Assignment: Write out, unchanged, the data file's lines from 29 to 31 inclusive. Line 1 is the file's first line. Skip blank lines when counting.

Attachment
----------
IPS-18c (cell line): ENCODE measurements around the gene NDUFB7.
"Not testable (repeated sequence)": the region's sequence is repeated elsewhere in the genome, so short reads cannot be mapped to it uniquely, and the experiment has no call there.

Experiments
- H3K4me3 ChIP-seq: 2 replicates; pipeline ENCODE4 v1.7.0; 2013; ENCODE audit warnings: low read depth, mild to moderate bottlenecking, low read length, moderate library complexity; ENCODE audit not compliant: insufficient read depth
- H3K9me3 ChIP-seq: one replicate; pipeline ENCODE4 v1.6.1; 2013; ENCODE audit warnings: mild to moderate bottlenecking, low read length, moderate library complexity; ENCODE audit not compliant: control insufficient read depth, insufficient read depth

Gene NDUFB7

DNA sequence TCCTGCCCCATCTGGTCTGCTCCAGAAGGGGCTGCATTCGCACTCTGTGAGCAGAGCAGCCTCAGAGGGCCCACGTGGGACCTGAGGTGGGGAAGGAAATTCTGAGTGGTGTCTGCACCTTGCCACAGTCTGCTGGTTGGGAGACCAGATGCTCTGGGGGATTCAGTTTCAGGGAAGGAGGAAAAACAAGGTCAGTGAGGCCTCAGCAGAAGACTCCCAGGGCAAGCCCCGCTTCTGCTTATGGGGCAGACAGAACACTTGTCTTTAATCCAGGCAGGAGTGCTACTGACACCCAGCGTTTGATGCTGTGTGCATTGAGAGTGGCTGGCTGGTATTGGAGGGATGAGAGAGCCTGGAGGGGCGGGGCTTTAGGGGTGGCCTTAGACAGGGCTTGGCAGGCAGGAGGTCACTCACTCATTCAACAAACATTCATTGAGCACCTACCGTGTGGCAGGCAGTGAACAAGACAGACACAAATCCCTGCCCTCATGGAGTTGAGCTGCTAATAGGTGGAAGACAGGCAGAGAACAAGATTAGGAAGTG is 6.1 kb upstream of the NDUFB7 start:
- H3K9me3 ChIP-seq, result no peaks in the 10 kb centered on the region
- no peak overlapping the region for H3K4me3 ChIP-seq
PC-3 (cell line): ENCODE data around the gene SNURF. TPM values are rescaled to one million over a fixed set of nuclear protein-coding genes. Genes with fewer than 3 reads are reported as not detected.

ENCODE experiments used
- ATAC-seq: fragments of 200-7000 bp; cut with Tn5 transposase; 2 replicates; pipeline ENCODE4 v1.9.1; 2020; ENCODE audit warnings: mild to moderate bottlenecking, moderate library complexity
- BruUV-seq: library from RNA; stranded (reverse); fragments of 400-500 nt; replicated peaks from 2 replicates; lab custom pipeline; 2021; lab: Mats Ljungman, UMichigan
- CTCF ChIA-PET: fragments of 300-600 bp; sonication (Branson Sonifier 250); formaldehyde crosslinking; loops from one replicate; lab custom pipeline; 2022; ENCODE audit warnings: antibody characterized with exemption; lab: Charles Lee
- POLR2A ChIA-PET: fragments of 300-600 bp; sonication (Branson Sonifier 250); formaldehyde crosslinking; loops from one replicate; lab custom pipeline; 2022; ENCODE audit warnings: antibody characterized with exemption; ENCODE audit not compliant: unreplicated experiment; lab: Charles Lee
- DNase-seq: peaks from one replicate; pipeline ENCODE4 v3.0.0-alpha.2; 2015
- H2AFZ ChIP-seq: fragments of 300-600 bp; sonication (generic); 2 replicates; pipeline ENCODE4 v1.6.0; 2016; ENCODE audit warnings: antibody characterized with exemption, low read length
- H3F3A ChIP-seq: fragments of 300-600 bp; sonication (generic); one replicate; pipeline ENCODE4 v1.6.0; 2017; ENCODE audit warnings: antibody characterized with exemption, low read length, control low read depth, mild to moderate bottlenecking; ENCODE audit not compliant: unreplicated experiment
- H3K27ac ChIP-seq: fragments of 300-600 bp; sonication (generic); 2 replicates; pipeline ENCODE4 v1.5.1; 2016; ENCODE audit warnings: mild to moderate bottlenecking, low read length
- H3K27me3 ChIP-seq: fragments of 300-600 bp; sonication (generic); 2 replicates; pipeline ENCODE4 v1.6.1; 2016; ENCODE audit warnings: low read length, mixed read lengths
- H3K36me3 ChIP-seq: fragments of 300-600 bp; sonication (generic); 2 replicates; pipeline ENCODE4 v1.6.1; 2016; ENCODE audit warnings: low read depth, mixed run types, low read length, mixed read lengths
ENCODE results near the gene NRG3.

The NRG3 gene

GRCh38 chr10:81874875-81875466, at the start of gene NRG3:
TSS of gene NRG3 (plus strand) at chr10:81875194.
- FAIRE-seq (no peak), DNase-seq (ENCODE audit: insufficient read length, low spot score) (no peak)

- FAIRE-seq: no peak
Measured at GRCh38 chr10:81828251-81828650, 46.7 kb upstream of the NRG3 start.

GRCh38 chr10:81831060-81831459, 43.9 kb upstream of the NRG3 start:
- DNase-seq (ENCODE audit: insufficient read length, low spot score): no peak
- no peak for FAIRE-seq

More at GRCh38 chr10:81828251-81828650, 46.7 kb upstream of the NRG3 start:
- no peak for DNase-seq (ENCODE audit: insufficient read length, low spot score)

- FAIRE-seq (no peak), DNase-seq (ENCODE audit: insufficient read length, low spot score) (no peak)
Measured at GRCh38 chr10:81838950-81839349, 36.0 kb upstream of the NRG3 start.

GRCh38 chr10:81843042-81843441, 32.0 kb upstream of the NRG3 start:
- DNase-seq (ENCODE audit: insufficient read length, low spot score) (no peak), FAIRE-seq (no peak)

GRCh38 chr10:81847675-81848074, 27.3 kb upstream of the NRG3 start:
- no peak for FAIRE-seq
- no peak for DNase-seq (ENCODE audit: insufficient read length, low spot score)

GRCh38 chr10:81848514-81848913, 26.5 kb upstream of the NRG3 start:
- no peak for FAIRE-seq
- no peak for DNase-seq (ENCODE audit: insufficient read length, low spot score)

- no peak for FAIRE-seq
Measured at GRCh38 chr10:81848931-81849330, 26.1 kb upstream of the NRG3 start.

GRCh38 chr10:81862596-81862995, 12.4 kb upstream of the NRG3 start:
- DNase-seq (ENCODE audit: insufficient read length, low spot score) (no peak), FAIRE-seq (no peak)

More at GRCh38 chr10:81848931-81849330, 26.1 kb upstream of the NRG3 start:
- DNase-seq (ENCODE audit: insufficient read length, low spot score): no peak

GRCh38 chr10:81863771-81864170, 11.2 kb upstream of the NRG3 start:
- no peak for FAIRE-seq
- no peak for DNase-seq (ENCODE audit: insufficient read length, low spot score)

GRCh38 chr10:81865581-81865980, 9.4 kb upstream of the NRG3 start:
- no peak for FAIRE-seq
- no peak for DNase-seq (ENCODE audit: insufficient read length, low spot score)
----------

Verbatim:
GRCh38 chr10:81831060-81831459, 43.9 kb upstream of the NRG3 start:
- DNase-seq (ENCODE audit: insufficient read length, low spot score): no peak
- no peak for FAIRE-seq